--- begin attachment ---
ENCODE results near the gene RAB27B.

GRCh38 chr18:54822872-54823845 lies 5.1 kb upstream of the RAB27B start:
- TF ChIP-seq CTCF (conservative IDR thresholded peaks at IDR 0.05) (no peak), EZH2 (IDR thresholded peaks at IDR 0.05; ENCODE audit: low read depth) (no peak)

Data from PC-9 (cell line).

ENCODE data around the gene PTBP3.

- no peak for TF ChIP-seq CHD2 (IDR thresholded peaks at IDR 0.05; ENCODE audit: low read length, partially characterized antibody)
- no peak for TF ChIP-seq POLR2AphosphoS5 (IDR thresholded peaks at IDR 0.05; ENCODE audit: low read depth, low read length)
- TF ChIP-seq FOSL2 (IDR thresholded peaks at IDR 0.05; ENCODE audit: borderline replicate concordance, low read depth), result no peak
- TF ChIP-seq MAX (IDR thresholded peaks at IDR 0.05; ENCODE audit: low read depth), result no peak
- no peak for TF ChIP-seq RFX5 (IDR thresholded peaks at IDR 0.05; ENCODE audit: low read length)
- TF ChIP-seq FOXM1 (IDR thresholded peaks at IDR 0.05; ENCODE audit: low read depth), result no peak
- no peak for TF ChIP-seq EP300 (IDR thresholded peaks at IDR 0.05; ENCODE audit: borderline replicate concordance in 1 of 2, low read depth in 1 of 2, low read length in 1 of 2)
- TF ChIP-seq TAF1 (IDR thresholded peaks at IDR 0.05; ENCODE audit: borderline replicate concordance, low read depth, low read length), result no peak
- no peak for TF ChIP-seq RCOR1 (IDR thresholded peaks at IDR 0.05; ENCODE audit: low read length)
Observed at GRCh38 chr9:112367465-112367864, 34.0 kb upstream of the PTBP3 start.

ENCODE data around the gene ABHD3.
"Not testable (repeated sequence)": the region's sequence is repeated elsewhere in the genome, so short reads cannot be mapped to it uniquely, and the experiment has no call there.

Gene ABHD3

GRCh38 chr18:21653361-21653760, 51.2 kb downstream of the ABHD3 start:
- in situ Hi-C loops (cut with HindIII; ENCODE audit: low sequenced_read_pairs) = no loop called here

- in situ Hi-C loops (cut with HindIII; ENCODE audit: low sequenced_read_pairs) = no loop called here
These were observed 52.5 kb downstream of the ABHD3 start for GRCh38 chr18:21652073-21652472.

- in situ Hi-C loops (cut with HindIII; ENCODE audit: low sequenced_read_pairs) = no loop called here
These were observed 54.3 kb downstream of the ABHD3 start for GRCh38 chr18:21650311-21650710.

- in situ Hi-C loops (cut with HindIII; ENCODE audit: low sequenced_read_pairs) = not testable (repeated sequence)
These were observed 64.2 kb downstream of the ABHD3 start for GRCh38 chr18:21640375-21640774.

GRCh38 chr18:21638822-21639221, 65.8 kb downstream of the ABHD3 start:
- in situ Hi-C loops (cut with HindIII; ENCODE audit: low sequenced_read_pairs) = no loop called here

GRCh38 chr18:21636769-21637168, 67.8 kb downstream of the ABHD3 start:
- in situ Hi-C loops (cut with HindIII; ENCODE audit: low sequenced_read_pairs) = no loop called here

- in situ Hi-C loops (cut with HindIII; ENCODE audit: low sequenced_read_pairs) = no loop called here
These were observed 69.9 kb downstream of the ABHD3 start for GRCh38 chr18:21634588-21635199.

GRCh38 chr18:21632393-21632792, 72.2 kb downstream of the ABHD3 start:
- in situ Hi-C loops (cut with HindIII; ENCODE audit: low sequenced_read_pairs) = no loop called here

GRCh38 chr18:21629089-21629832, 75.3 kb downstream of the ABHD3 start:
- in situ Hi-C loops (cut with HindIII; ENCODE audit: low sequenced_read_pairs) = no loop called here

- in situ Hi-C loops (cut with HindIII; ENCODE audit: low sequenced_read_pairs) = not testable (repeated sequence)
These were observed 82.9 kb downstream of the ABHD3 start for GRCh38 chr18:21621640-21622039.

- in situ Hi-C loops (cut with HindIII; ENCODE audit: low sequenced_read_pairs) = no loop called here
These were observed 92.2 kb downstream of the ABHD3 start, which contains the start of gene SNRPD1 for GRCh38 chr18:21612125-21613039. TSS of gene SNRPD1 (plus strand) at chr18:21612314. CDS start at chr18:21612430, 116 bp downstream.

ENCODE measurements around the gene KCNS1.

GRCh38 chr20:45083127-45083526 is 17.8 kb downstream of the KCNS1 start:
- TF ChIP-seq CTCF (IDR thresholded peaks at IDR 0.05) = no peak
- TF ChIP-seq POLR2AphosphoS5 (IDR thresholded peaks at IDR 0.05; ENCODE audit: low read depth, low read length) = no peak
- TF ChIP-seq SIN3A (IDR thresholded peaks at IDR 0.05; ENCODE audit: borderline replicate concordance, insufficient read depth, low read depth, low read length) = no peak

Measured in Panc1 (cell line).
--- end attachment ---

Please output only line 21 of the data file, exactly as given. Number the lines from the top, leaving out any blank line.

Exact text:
- in situ Hi-C loops (cut with HindIII; ENCODE audit: low sequenced_read_pairs) = no loop called here